Buried somewhere under the surface of REAL STEEL is a message movie about the ever increasing desire for violence in our culture. It takes place in the not-so-distant future where the most popular sport is robot boxing. The movie informs us in one scene that this is due to society’s need for more carnage in their boxing matches (read: fight to the death), than human fighters could morally/ethically/legally provide. Is this where our society is truly headed? Maybe. REAL STEEL brushes social commentary aside, however, and chooses instead to focus on an often cheesy father/son drama in the center of a Rocky-inspired underdog drama. Probably a good choice, as that story turns out to be rather entertaining.
The father is Charlie Kenton, a former boxer who now manages robot boxers. Managing, in this case, means buying them, fixing them up, booking them fights, and then controlling them like a giant, walking video game character. Following the unfortunate destruction of one of his fighters, Charlie is informed that his former girlfriend has passed away, leaving him with custody of a son that he hasn’t seen in eleven years. He wants nothing to do with the kid and is perfectly happy to sign over custody to the boy’s aunt, but not before making a deal with her wealthy husband, essentially selling his son for one hundred thousand dollars.
For appearances, he decides to keep the kid, Max, with him for the summer. He tries to dump him off on his sometime girlfriend Bailey, but Max insists that he be brought along to the fights. After another robot bites the dust, Charlie and Max go searching for spare parts in the junkyard, where Max stumbles—literally—on an intact, but outdated robot. Max cleans up the robot, named Atom, and teaches him a few moves, but it is not until Charlie agrees to train him like a real boxer does Atom’s potential begin to show. Designed as a sparring robot, Atom is built to take a hit, but can he dish out enough punishment to compete against the most powerful, technologically advanced robots in the world?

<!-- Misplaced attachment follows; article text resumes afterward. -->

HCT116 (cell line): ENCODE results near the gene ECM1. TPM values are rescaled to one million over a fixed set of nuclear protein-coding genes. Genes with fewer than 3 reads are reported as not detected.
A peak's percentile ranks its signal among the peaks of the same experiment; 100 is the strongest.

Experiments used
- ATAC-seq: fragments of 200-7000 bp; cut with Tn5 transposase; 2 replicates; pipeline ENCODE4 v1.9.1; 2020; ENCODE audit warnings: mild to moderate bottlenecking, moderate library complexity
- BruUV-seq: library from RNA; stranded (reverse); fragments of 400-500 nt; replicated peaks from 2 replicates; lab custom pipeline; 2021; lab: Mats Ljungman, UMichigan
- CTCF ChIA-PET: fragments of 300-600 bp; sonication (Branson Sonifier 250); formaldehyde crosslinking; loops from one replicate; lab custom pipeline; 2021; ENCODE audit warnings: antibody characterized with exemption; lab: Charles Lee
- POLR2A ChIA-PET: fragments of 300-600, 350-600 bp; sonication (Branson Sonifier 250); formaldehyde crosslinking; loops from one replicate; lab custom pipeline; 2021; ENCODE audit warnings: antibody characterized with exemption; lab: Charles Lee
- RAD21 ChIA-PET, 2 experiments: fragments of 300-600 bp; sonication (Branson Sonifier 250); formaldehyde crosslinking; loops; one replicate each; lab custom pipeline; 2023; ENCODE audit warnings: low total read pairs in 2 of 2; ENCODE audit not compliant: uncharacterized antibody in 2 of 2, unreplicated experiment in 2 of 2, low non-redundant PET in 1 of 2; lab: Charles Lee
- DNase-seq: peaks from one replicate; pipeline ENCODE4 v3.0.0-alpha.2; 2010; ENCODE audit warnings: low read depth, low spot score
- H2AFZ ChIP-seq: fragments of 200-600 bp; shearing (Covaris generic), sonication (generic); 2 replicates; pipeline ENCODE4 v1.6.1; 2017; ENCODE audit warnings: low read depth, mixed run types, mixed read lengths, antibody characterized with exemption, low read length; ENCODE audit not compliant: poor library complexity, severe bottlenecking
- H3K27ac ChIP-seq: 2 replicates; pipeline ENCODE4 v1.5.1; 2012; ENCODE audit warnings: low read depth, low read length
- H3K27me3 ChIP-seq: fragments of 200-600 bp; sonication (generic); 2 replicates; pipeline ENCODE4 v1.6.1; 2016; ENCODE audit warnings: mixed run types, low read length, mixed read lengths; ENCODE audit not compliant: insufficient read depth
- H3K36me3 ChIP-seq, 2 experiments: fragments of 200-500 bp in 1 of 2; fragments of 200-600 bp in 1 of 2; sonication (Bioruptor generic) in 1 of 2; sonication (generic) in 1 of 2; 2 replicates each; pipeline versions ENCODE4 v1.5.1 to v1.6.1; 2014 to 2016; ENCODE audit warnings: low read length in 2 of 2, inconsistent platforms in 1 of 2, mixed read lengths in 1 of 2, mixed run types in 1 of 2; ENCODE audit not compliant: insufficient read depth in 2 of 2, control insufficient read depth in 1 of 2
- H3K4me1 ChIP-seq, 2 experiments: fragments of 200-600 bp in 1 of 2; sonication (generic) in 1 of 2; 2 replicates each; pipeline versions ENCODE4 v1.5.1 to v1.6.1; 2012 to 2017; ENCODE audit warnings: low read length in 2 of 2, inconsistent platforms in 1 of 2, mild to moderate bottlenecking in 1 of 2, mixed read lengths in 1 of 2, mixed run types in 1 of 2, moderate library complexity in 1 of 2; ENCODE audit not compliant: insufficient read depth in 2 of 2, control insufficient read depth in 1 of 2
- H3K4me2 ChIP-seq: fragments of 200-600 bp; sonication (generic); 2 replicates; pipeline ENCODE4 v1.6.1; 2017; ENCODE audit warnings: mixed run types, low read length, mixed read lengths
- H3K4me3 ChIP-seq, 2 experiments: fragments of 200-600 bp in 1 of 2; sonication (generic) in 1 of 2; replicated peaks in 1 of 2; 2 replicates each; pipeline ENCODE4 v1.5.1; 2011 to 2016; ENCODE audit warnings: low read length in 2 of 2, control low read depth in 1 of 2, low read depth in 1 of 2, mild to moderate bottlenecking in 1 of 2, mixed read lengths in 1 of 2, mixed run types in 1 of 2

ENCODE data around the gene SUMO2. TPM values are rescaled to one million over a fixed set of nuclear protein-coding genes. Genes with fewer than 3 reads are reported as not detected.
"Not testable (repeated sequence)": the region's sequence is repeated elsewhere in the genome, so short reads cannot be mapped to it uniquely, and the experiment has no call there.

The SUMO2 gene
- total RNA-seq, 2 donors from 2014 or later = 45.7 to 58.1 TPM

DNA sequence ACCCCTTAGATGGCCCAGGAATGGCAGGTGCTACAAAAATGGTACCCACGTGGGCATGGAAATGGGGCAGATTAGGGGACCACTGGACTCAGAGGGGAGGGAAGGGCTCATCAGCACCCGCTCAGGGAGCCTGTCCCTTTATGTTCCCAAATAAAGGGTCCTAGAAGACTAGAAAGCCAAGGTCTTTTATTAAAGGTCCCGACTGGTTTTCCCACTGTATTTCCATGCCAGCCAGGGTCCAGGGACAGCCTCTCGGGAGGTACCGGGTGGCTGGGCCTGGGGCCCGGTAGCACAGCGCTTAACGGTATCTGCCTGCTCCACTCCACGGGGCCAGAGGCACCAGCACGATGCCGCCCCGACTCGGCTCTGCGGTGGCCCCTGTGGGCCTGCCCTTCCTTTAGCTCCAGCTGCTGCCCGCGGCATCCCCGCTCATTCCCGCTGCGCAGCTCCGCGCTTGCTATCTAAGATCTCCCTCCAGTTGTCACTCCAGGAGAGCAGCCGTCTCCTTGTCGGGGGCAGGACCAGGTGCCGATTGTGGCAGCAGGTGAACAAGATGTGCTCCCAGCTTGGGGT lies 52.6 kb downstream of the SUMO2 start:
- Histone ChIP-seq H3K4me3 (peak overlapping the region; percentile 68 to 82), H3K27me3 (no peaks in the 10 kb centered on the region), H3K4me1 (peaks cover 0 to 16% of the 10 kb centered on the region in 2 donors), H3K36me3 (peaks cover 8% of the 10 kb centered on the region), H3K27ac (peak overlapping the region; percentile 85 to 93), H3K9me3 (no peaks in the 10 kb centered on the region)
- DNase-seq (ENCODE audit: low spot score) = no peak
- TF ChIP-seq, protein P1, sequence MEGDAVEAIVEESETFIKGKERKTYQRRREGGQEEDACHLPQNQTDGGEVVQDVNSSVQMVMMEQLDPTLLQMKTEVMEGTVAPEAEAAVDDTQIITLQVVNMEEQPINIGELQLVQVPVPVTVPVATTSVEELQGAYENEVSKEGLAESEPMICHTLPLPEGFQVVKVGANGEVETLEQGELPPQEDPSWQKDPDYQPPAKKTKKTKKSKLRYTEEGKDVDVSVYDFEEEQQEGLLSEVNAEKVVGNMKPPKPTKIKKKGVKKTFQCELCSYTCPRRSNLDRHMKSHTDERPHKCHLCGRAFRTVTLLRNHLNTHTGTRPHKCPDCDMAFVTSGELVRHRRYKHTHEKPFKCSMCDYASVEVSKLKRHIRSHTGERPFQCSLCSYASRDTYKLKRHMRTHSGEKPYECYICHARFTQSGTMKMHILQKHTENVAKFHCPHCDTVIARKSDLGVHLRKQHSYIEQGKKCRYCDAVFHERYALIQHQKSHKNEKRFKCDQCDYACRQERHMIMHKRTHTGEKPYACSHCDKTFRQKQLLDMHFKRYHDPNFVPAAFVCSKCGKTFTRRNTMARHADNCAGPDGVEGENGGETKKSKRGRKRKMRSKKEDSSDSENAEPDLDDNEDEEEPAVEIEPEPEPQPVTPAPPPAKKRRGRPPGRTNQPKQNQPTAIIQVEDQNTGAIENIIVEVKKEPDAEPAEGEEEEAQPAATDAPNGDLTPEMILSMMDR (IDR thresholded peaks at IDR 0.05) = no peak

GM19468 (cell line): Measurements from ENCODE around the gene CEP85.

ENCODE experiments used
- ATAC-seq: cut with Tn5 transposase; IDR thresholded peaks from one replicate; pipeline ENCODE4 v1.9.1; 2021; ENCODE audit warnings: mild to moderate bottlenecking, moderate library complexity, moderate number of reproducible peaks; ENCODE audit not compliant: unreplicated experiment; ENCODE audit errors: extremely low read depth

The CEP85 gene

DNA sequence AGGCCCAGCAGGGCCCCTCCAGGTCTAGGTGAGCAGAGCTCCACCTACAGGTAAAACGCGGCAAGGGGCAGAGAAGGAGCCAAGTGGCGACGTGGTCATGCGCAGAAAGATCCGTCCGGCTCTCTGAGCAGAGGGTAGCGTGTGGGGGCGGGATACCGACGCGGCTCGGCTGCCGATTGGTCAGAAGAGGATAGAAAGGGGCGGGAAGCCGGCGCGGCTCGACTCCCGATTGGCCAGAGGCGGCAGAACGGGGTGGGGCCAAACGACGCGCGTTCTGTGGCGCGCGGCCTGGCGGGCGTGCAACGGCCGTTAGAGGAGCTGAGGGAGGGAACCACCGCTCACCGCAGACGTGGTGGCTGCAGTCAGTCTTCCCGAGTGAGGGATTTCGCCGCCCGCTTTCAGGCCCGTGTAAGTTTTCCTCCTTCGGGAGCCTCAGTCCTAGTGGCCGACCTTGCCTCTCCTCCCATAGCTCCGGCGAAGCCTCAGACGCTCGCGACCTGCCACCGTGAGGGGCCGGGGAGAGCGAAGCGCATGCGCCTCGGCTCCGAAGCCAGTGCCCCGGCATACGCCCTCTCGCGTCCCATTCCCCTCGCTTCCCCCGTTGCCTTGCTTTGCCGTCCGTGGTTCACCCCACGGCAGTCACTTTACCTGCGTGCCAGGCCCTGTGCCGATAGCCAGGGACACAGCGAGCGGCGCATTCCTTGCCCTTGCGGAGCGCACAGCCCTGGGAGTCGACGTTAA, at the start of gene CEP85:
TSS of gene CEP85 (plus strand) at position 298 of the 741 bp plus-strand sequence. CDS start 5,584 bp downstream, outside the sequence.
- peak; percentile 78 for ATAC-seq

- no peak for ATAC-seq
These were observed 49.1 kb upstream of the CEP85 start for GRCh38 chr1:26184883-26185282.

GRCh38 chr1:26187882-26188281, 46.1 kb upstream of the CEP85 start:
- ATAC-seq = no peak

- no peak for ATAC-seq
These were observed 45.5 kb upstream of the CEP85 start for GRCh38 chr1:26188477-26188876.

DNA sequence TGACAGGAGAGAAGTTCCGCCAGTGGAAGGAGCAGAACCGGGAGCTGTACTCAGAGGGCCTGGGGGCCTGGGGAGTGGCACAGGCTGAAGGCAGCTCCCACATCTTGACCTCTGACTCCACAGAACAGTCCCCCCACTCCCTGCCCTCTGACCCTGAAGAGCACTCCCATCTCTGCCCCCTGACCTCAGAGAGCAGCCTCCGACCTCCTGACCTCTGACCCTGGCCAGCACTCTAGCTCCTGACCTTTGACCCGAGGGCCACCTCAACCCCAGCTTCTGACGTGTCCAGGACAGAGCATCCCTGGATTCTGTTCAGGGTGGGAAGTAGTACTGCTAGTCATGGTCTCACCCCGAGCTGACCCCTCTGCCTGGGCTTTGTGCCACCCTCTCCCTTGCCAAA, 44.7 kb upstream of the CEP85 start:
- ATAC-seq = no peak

Immediately upon seeing the trailer for Real Steel some months ago, two comparisons instantly sprang to mind: Transformers and “Rock’em Sock’em Robots. Rock’em Sock’em Robots, of course, is a toy that features two plastic robots duking it out in a tiny boxing ring. The game has already made a cameo in Toy Story 2, but now seems to have inspired its own big screen drama. Honestly, the filmmakers might as well have just named this movie after the toy.
The height of the toy’s popularity came in the 1980s, about the same time the original Transformers series was distracting kids from their homework. When it comes to robots fighting it out on the big screen, the modern Transformers series has definitely set the bar, but Real Steel actually does it better. Since the robots in Real Steel don’t transform, there is no need for the production’s robot designers to worry about where certain pieces might move when the robot becomes a car and vice versa. This means the robots of Real Steel can be simpler in design, which makes their movements much easier to follow. It further helps that motion capture techniques were used to emulate the fighting styles of real boxers. For example, Sugar Ray Leonard served as a consultant on the film, training star Hugh Jackman, and acting as the model for Atom’s fighting style.
By simplifying the design of the robots and using motion capture to create realistic movements, the filmmakers manage to make their inhuman characters, well, more human.
Now, when it comes to the human story, things get a little more robotic. The father/son bonding plot is very predictable and marred by some horrible slow-motion shots that drive the emotional point home a little too strongly.
What saves the human story from becoming too schmaltzy is the kid. It seems these days that a lot of movie kids are a little too adult. Their motives and actions are too rational and emotionless. Although Max definitely has his adult moments, as played by young actor Dakota Goya, he still maintains his youthful exuberance. This is evident in an early scene when Max, on a caffeine high, teaches Atom how to dance, and it is very clear in a later scene when Max hijacks an arena microphone to challenge the world champion of robot boxing.
Hugh Jackman does a fine job as Charlie, too, but it is the kid and the robots that make Real Steel as entertaining as it surprisingly turns out to be. Just don’t try to read too much into it.
Real Steel is rated PG-13 for “some violence, intense action and brief language.” “Some” violence is something of an understatement and if it were humans fighting and not robots, you could expect an R rating. But, it’s robots, so bring the kids!
Courtesy of a local publicist, Jeff attended a promotional screening of REAL STEEL.